COVID-19 metrics are improving. But with schools back in session, uncertainty looms

·4 min read
CRAIG KOHLRUSS/ckohlruss@fresnobee.com

Boise residents can keep their face masks off, for now.

COVID-19 metrics in most Idaho communities are on a downward trajectory. But with schools back in session, and low vaccination rates, it’s unclear how long that will last.

New data published by the Idaho Department of Health and Welfare shows hospitalizations have gone down in many Treasure Valley counties and across Idaho.

“Hospital admissions are definitely going down over time,” Elke Shaw-Tulloch, administrator of the state’s Public Health Division, told the Idaho Board of Health and Welfare at a meeting Thursday. “We’re not hearing a lot from hospitals about the high numbers of cases in their hospitals.”

Ada, Canyon, Elmore and Boise counties were all listed as high risk by the U.S. Centers for Disease Control and Prevention’s COVID-19 community level dashboard in late July.

Last week, those counties dropped down to medium risk, or the yellow zone, where the agency recommends immunocompromised people talk with their health care providers about whether to wear a mask and take other precautions.

Updated metrics from the CDC on Thursday reveal those Treasure Valley counties are still in the yellow zone. Here’s what the latest number say:

Case rates. Ada County’s share of people with COVID-19 fell from 158 per 100,000 people the previous week to about 143, a 9% decrease. Canyon County’s case rate fell from 145 to about 131, nearly a 10% decline.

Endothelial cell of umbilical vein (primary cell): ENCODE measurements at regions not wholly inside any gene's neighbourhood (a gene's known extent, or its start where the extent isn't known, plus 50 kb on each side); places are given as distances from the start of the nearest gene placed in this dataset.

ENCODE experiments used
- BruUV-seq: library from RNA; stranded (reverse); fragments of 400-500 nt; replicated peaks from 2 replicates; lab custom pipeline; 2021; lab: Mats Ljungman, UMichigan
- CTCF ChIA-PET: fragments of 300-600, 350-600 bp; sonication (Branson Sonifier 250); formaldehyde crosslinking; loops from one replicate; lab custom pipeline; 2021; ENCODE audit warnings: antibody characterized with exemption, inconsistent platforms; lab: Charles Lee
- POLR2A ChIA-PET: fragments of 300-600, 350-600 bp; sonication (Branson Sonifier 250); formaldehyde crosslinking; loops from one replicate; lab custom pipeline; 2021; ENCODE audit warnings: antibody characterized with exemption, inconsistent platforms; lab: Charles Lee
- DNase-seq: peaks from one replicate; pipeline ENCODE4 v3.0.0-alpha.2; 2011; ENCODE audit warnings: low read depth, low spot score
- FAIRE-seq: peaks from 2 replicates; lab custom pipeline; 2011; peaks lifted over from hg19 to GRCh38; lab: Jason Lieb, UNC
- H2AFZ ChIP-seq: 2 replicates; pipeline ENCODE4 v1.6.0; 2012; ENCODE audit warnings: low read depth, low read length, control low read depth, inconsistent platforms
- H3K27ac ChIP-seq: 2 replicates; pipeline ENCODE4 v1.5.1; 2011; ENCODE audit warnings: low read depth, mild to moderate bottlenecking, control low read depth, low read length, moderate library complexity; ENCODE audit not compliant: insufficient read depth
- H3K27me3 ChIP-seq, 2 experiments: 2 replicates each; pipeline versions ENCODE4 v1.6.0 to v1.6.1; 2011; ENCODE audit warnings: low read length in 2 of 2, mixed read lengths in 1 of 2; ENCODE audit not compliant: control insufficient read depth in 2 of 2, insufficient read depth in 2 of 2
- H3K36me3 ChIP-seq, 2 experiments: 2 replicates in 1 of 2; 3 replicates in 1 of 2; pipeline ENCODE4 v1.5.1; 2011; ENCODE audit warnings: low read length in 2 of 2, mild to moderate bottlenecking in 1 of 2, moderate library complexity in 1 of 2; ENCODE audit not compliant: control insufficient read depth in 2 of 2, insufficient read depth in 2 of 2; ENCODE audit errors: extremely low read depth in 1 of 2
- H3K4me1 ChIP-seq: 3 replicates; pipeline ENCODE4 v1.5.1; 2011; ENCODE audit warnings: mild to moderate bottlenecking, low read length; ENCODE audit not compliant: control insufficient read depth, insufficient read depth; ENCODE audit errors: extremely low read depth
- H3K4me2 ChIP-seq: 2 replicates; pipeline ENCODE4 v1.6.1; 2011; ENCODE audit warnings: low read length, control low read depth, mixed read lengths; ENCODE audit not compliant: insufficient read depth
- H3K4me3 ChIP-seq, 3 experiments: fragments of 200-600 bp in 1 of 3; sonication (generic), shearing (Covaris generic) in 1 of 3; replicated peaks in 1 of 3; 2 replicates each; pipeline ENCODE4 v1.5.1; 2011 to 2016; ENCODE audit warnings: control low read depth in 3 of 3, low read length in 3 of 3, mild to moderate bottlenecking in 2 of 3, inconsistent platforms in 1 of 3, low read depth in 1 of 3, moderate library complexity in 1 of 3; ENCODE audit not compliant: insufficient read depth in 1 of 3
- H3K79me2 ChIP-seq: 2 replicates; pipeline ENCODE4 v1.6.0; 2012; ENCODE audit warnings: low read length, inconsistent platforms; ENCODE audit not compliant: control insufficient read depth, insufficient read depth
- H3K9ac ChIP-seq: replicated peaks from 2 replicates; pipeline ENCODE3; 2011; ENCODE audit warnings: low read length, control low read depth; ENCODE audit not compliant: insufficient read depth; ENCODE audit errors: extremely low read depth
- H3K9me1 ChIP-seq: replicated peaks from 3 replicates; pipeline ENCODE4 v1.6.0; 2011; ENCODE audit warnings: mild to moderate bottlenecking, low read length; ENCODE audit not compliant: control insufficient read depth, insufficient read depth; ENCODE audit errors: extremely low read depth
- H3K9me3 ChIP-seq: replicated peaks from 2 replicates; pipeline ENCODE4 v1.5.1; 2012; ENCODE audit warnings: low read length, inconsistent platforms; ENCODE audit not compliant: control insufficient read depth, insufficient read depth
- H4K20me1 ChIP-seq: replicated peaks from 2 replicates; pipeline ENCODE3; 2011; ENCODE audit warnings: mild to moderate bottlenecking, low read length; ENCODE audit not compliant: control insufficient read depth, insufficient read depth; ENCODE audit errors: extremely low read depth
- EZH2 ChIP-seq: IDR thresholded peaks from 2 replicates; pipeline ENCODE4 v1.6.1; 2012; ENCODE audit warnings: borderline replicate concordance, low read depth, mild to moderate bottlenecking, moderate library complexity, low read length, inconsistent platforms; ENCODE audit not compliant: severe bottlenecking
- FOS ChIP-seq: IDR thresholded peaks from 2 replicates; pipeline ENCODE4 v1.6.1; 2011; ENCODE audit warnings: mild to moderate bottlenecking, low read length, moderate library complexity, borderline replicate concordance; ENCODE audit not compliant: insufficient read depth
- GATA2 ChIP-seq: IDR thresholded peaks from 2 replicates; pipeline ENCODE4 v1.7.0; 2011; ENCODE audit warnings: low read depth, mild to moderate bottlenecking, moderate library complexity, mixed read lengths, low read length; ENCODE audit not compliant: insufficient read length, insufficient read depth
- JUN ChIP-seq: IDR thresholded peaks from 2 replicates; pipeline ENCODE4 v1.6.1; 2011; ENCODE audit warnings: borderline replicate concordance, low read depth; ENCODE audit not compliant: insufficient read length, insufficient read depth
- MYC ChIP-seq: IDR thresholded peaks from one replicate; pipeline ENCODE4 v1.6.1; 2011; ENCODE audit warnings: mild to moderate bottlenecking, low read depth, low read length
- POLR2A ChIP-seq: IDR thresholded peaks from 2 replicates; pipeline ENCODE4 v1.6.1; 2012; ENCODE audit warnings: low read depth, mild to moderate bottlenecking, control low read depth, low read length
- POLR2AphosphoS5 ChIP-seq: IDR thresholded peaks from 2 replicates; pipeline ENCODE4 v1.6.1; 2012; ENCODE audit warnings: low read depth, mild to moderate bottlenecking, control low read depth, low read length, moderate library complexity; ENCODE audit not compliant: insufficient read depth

Hospital admissions. In Ada and Canyon counties, COVID-19 hospital admissions decreased from 10 per 100,000 people to 14.1.

Hospital beds filled. Staffed inpatient beds in use by confirmed COVID-19 patients in Ada and Canyon counties decreased from 7% the previous week to 6.4%.

Some counties in Idaho aren’t making as much progress. Payette, Adams, Washington and Jerome counties, all of which were listed at medium risk last week, have moved into the high-risk category, or red zone, where the CDC suggests universal indoor masking.

Ideally, public health experts would like to see every corner of the state in the green zone, or low-risk category, indicating control of the disease’s spread.

Health and Welfare reported statewide positivity rates, or the percentage of positive test results, for COVID-19 decreased from 10.6% for the week of July 31 through Aug. 6 to 9.6% for the week of Aug. 7-13. While the decline is a small sign of improvement, Shaw-Tulloch says 9.6% is still nearly double the 5% benchmark experts hope for.

The rate is also likely higher given the use of at-home tests and the number of people not reporting their illness to authorities.

“While we are seeing these cases and positivity rates decrease, we still have a high number of cases,” Shaw-Tulloch said. “But we are seeing a nice downward trajectory, and I’m going to keep my fingers crossed and knock on wood that we continue in the same vein.”

She said one of her ongoing concerns is the lower vaccination rates among children, particularly now that school is back in session.

Vaccinations. In Idaho, just 18% of kids ages 5-11 have been fully vaccinated against COVID-19, according to data from Health and Welfare. The rate is 38.9% for kids ages 12-15 and 44.6% among 16-17-year-olds. For young adults ages 18-24, 52.3% are fully vaccinated for the disease.

The rates are even lower for kids who’ve gotten a booster shot.

“When you average it out across 12-17-year-olds, it’s really only about a quarter of the population that’s fully vaccinated with the booster,” Shaw-Tulloch said. “Having kiddos go back into school – we’d like to see the vaccination rates a little bit higher.”

Dr. David Pate, former CEO of Boise-based St. Luke’s Health System and a member of Gov. Brad Little’s Coronavirus Working Group, tweeted Aug. 16 that COVID-19 prevention plans at area schools are worse than at any previous point in the pandemic.

“Bracing myself for what we are going to see with infections and hospitalizations in kids when schools open,” Pate wrote.

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